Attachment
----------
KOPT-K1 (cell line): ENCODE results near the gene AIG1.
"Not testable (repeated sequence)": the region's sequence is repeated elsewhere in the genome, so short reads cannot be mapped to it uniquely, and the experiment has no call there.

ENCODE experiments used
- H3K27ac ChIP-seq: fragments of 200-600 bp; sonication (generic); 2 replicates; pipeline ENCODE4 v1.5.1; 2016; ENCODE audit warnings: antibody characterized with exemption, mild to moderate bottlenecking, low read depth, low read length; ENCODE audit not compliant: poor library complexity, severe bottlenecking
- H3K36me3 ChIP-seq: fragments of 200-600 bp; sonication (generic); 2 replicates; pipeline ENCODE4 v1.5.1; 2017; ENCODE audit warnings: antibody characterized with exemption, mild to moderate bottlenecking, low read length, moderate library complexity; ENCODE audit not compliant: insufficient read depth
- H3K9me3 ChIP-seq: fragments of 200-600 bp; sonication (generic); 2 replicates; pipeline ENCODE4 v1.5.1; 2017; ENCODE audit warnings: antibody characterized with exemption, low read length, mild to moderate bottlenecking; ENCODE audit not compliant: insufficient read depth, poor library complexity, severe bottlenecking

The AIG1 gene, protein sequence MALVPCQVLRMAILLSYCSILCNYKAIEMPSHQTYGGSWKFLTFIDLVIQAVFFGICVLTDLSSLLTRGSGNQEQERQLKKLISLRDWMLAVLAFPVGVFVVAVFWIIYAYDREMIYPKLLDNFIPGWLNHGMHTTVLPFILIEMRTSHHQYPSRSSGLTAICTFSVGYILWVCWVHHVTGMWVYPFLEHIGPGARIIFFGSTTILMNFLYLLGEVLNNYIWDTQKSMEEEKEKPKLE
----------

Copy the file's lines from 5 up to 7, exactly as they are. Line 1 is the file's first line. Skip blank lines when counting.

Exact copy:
- H3K36me3 ChIP-seq: fragments of 200-600 bp; sonication (generic); 2 replicates; pipeline ENCODE4 v1.5.1; 2017; ENCODE audit warnings: antibody characterized with exemption, mild to moderate bottlenecking, low read length, moderate library complexity; ENCODE audit not compliant: insufficient read depth
- H3K9me3 ChIP-seq: fragments of 200-600 bp; sonication (generic); 2 replicates; pipeline ENCODE4 v1.5.1; 2017; ENCODE audit warnings: antibody characterized with exemption, low read length, mild to moderate bottlenecking; ENCODE audit not compliant: insufficient read depth, poor library complexity, severe bottlenecking

The AIG1 gene, protein sequence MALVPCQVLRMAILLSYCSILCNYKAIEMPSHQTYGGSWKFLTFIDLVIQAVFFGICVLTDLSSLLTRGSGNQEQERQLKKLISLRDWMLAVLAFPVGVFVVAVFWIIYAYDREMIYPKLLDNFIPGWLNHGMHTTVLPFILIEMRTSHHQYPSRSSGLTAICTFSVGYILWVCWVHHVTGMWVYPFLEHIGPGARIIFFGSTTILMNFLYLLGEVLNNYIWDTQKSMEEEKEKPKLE